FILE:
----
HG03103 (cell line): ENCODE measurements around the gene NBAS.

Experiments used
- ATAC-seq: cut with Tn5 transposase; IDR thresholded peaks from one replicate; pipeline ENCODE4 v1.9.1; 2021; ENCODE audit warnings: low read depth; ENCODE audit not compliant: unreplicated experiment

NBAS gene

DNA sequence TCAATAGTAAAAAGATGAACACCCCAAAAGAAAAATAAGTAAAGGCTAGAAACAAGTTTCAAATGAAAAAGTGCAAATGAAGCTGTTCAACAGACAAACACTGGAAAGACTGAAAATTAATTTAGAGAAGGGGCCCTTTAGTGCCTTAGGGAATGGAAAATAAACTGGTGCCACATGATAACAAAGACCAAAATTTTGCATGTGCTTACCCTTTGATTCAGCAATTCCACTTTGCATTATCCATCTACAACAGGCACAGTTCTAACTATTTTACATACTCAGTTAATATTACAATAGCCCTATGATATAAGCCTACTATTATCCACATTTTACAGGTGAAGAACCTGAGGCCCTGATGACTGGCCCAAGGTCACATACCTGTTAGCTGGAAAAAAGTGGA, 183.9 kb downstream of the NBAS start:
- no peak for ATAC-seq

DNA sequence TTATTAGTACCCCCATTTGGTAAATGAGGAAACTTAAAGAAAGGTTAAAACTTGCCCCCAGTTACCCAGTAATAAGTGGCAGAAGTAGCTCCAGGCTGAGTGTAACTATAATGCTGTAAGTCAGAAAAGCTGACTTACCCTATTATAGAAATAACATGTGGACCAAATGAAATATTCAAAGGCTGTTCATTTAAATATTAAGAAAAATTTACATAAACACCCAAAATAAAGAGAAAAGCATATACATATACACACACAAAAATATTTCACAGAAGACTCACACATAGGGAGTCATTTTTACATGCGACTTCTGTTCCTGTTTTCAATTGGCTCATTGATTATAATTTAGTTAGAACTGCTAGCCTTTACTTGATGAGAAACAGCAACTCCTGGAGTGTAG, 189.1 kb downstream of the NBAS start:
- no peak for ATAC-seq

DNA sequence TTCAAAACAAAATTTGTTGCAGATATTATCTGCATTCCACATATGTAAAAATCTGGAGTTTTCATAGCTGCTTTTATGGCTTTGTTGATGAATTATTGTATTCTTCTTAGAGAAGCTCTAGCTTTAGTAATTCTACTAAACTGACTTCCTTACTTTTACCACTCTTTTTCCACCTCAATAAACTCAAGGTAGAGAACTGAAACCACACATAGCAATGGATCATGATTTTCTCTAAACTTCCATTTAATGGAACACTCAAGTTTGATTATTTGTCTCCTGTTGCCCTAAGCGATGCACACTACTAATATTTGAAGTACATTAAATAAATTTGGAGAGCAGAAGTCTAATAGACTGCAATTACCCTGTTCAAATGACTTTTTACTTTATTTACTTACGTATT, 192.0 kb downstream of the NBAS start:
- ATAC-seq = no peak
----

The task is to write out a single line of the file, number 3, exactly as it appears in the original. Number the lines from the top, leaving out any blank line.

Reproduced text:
- ATAC-seq: cut with Tn5 transposase; IDR thresholded peaks from one replicate; pipeline ENCODE4 v1.9.1; 2021; ENCODE audit warnings: low read depth; ENCODE audit not compliant: unreplicated experiment